For the many ecosystems that are increasingly affected by global-scale threats, such as climate change, these results are empowering.

“We need to look beyond our backyards for solutions to protect the Great Barrier Reef. Climate change, for example, is one of the biggest threats to the Reef and tackling it requires the support of the global community, not only those living close to the Reef.”

The study redefines the meaning of ‘community’ and, in doing so, identifies four new sub-communities, each with a different form of attachment to the Reef.

“Our study includes interviews with a diverse group of people – from fishers to international tourists. We found there are generally four types of communities who express ‘attachment’ for the Great Barrier Reef,” says co-author, Professor Neil Adger of the University of Exeter, U.K. “For example, we identified an ‘Armchair Enthusiast’ community. This group of individuals unexpectedly exhibits strong emotional bonds with the Reef, despite the fact that many live outside the Reef region and even outside of Australia.”

The authors say that the evidence suggests new types of bonds between people and iconic natural places are emerging that transcend traditional geographic boundaries. If targeted effectively, these bonds may be useful in building the transnational support required for successfully protecting the Reef.

“Modern-day problems, need modern-day solutions,” says co-author Dr Nadine Marshall of the Commonwealth Science and Industry Research Organisation (CSIRO). “Addressing global-scale threats requires engaging people from all over the world who care about the Reef through modern communication channels, such as social media.”

“Our results show that declines in the Reef’s health may affect people across the globe. So, we suggest that resource managers consider the untapped potential of emerging transnational communities to build broad public support for protecting the Reef.”

The paper “Redefining community based on place attachment in a connected world” is now available online.

Researchers from the ARC Centre of Excellence for Coral Reef Studies (CoECRS) at James Cook University are engaging social science to help solve some of the world’s biggest environmental problems.

Dr Christina Hicks, an interdisciplinary social science fellow at the ARC CoECRS, holds a joint position with the Center for Ocean Solutions at Stanford University in the USA.

Dr Hicks says more powerful economic interests, such as tourism, currently drive coral reef management. Little thought is given to community needs such as food or wellbeing. This results in conflict.

Dr Hicks explains to improve long-term coral reef management, “human values need to be considered in decision-making.”

Dr Nick Graham, a senior research fellow at the ARC CoECRS, adds that humans play an essential role in ecology, but different people have different priorities. He says these priorities need to be considered when managing natural environments.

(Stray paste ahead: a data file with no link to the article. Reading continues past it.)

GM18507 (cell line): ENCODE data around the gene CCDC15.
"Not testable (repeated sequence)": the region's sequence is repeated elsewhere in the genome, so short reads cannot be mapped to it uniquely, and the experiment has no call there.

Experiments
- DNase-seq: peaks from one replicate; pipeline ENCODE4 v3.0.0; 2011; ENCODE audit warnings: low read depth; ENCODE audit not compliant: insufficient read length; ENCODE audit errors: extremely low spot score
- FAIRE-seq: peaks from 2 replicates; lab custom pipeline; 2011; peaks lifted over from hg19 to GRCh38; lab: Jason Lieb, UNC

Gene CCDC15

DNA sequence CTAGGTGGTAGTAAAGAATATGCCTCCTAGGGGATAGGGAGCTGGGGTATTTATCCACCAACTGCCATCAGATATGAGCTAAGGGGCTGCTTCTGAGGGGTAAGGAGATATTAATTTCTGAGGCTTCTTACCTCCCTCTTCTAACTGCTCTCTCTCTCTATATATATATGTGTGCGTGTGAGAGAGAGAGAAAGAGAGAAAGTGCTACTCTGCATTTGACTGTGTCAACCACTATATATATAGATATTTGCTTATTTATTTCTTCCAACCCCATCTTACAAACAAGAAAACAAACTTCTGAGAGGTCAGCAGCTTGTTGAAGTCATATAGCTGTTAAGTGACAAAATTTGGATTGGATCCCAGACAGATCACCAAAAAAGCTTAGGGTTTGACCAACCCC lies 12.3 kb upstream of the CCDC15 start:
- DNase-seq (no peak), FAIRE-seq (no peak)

For example, in a recent co-authored paper for the journal Global Environmental Change, Dr Hicks and Dr Graham, along with Dr Joshua Cinner, measured and compared how managers, scientists and fishers prioritised specific benefits from coral reef ecosystems. This in effect highlighted key areas of agreement and conflict between the three different stakeholder groups.

Dr Graham says the lack of ‘ownership’ of reef resources for fishers, who depend on fish for their food and livelihoods, underlies a main area of conflict. But the paper also indicated that managers might be well placed to play a brokering role in disagreements.

“Communities that are engaged and recognised are more likely to trust and support their management agencies,” adds Dr Hicks. She explains that governments who consult local communities in order to develop co-management plans generally reduce conflict and see increased livelihood as well as ecological benefits (such as a rise in fish stocks) in their area.

Examples of successful co-management arrangements exist in coral-reef nations such as Papua New Guinea and Kenya.

Synergies and tradeoffs in how managers, scientists, and fishers value coral reef ecosystem services’ by Christina C. Hicks, Nicholas A.J. Graham and Joshua E. Cinner appears in Global Environmental Change: http://www.sciencedirect.com/science/article/pii/S0959378013001349

Contacts:
Dr Christina Hicks, +61 7 4781 6072, 0466 437 490
Dr Nicholas Graham, +61 7 4781 6291, 0466 432 188
Prof David Yellowlees, ARC CoECRS, +61 7 4781 6249
Melissa Lyne, media liaison, 0415 514 328, melissa.lyne@gmail.com

Seminars

More
Australian Research Council Pandora

Partner Research Institutions

Partner Partner Partner Partner
Coral Reef Studies

ARC Centre of Excellence for Coral Reef Studies
James Cook University Townsville
Queensland 4811 Australia

Phone: 61 7 4781 4000
Email: info@coralcoe.org.au